For many marine organisms sound is the most important means of communication. Under water, vision is very restricted and without good hearing ability, elementary functions such as navigating, finding prey and partners can be hampered. This is of particular importance for marine mammals.
The Arctic has been almost free of anthropogenic sound for a long time, but with increased human activity, the Arctic Ocean is becoming more noisy every year. An important source of continuous underwater noise is shipping, more specifically the propeller and the engine. Since shipping has increased substantially during the last couple of decades, underwater noise is becoming an increasing problem, contributing to serious impact on the Arctic ecosystem. A number of Arctic species including the narwhal and beluga whales are particularly sensitive to anthropogenic noise.
More on underwater noise on the Clean Arctic Alliance website – including IMO papers.
Dave Walsh, Communications Advisor, [email protected], +34 691 826 764
January 23 press release: SDC9: NGOS Call on UN Shipping Body Reduce to Underwater Noise Impact on Marine Life
SDC 9/5/7: Review of the Guidelines for the Reduction Of Underwater Noise and Identification of Next Steps: Submitted by FOEI, WWF, IFAW, Pacific Environment and CSC
January 2022: NGOs Welcome Initial Steps But Demand Greater Urgency On Reducing Underwater Noise Pollution and its effect On Marine Life
 Sub-Committee on Ship Design and Construction (SDC), 23-27 January 2023
 MEPC 80, July 3-7, 2023
MEPC 79 with references to MEPC 80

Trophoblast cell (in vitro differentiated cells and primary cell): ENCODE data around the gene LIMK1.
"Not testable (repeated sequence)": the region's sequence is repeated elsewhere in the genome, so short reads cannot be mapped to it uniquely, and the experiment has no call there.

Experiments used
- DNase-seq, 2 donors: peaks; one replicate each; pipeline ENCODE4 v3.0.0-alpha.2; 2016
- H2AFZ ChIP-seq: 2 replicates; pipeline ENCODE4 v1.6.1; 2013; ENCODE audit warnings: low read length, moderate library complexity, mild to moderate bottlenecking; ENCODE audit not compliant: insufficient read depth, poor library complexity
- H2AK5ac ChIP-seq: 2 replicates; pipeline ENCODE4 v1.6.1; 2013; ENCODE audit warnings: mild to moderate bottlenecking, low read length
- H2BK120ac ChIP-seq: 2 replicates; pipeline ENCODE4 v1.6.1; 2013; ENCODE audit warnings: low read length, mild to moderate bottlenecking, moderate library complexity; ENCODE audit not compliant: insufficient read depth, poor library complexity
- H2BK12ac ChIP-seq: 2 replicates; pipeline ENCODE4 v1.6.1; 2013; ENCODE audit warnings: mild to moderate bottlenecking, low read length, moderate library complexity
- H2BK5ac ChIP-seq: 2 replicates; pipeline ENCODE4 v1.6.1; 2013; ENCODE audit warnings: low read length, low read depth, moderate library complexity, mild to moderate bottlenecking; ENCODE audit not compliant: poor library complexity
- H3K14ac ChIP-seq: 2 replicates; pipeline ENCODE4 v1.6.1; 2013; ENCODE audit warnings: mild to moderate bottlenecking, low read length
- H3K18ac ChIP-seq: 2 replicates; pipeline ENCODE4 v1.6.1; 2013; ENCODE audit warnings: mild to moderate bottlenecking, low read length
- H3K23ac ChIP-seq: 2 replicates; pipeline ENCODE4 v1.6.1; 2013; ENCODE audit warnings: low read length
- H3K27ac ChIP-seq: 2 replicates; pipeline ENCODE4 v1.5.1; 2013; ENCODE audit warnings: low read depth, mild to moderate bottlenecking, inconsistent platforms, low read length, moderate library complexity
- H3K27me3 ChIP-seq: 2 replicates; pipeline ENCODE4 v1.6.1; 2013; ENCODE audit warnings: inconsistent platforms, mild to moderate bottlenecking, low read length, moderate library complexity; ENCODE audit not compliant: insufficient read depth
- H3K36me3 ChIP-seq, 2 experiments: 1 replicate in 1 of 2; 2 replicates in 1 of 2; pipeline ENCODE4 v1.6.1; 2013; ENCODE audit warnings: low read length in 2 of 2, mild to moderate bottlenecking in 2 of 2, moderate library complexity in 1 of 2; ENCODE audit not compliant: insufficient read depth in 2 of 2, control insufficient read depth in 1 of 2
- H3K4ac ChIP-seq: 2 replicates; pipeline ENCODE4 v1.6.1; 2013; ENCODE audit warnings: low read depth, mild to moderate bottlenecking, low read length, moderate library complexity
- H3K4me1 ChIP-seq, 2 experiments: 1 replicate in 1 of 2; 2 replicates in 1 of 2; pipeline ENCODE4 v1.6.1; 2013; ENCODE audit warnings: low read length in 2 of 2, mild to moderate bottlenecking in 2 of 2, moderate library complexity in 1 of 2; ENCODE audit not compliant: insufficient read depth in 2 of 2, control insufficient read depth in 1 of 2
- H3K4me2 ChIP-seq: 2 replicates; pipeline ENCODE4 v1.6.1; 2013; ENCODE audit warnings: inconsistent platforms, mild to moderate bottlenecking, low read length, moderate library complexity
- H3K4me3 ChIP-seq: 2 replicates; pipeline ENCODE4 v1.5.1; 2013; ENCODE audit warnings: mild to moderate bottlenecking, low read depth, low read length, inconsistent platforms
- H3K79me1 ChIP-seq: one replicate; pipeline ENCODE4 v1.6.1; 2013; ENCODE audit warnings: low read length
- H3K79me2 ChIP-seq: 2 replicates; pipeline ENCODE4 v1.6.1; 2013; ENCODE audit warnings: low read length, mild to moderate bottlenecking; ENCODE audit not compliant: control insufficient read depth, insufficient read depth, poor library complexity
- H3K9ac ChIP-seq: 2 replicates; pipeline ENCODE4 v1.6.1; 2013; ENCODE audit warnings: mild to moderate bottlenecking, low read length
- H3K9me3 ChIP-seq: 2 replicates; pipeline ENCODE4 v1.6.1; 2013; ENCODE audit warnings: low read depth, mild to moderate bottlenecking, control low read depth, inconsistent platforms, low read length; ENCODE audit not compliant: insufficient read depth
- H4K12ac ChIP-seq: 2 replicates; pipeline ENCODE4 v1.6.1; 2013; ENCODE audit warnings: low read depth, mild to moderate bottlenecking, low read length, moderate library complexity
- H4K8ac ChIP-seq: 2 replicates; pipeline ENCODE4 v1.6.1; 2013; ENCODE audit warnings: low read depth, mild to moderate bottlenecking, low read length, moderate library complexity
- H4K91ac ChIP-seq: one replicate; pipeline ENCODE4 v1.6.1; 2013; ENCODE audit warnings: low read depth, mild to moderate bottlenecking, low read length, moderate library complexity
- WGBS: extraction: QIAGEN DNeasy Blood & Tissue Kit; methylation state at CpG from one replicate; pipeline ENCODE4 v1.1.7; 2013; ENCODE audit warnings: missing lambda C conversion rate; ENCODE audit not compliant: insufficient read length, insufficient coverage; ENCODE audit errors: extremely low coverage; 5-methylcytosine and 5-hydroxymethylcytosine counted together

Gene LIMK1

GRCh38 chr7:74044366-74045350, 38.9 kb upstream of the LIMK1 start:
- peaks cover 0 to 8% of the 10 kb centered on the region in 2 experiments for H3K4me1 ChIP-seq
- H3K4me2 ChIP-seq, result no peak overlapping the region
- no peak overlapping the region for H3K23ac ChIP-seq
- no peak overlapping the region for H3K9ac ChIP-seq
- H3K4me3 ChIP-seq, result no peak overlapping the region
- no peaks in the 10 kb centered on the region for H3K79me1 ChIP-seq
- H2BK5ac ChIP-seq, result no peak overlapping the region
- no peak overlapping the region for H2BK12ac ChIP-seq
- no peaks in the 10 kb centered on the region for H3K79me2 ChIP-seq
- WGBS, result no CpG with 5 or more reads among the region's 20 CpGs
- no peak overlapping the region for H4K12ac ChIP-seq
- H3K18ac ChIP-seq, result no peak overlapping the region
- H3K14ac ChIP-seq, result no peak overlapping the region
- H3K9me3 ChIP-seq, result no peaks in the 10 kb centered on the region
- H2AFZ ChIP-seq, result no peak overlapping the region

Inuit Circumpolar Council Canada press releasewill be available here: https://www.inuitcircumpolar.com/media-and-reports/press-releases/
Contact Melodie Lavallée, Communications Advisor [email protected]
 A survey of the commercial shipping industry, conducted in 2019 by Environics Research and the World Maritime University, overseen by Transport Canada, the Chamber of Shipping of America, and WWF Canada, found that the non-regulatory/non-mandatory nature of the guidelines was a primary barrier to uptake.
SDC 8-14-1 – Scoping document on Underwater Noise from Commercial Shipping (Paragraph 4 quotes Environics study)
 January 21, 2022: NGOs Welcome Initial Steps But Demand Greater Urgency On Reducing Underwater Noise Pollution and its effect On Marine Life
About the Clean Arctic Alliance
Made up of 20 not-for-profit organisations, the Clean Arctic Alliance campaigns to persuade governments to take action to protect the Arctic, its wildlife and its people.
Members include: The Altai Project, Alaska Wilderness League, Bellona, Clean Air Task Force, Green Transition Denmark, Ecology and Development Foundation ECODES, Environmental Investigation Agency, Friends of the Earth US, Global Choices, Greenpeace, Iceland Nature Conservation Association, International Cryosphere Climate Initiative, Nature And Biodiversity Conservation Union, Ocean Conservancy, Pacific Environment, Seas At Risk, Surfrider Foundation Europe, Stand.Earth, Transport & Environment and WWF.More more information visit https://www.cleanarctic.org/